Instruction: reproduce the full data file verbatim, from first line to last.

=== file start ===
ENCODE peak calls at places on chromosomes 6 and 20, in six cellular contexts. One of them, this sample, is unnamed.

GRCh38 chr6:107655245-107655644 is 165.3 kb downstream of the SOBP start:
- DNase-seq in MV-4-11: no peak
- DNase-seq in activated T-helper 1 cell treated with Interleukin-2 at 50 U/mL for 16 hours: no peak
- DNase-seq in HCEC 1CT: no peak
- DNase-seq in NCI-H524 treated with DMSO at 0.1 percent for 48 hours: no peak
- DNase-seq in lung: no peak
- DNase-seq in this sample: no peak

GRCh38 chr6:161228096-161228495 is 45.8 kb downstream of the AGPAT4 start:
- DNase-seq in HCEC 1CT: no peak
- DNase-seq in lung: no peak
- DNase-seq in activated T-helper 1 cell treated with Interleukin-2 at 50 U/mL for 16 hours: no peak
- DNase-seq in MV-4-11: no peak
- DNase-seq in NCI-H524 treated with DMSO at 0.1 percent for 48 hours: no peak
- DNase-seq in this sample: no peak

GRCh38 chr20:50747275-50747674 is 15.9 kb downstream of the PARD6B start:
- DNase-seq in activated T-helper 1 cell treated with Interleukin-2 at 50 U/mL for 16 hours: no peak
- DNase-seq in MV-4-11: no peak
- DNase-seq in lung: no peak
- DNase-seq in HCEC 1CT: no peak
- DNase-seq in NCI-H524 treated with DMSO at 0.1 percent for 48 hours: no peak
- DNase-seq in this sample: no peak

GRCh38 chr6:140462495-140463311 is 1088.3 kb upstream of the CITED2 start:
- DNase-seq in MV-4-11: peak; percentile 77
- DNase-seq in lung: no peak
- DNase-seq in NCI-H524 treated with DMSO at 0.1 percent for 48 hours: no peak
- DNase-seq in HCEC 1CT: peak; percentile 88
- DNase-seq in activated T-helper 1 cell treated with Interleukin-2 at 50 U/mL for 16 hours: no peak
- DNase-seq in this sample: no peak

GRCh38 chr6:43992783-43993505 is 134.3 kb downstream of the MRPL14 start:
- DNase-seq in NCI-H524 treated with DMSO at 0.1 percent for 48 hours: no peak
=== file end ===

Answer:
ENCODE peak calls at places on chromosomes 6 and 20, in six cellular contexts. One of them, this sample, is unnamed.

GRCh38 chr6:107655245-107655644 is 165.3 kb downstream of the SOBP start:
- DNase-seq in MV-4-11: no peak
- DNase-seq in activated T-helper 1 cell treated with Interleukin-2 at 50 U/mL for 16 hours: no peak
- DNase-seq in HCEC 1CT: no peak
- DNase-seq in NCI-H524 treated with DMSO at 0.1 percent for 48 hours: no peak
- DNase-seq in lung: no peak
- DNase-seq in this sample: no peak

GRCh38 chr6:161228096-161228495 is 45.8 kb downstream of the AGPAT4 start:
- DNase-seq in HCEC 1CT: no peak
- DNase-seq in lung: no peak
- DNase-seq in activated T-helper 1 cell treated with Interleukin-2 at 50 U/mL for 16 hours: no peak
- DNase-seq in MV-4-11: no peak
- DNase-seq in NCI-H524 treated with DMSO at 0.1 percent for 48 hours: no peak
- DNase-seq in this sample: no peak

GRCh38 chr20:50747275-50747674 is 15.9 kb downstream of the PARD6B start:
- DNase-seq in activated T-helper 1 cell treated with Interleukin-2 at 50 U/mL for 16 hours: no peak
- DNase-seq in MV-4-11: no peak
- DNase-seq in lung: no peak
- DNase-seq in HCEC 1CT: no peak
- DNase-seq in NCI-H524 treated with DMSO at 0.1 percent for 48 hours: no peak
- DNase-seq in this sample: no peak

GRCh38 chr6:140462495-140463311 is 1088.3 kb upstream of the CITED2 start:
- DNase-seq in MV-4-11: peak; percentile 77
- DNase-seq in lung: no peak
- DNase-seq in NCI-H524 treated with DMSO at 0.1 percent for 48 hours: no peak
- DNase-seq in HCEC 1CT: peak; percentile 88
- DNase-seq in activated T-helper 1 cell treated with Interleukin-2 at 50 U/mL for 16 hours: no peak
- DNase-seq in this sample: no peak

GRCh38 chr6:43992783-43993505 is 134.3 kb downstream of the MRPL14 start:
- DNase-seq in NCI-H524 treated with DMSO at 0.1 percent for 48 hours: no peak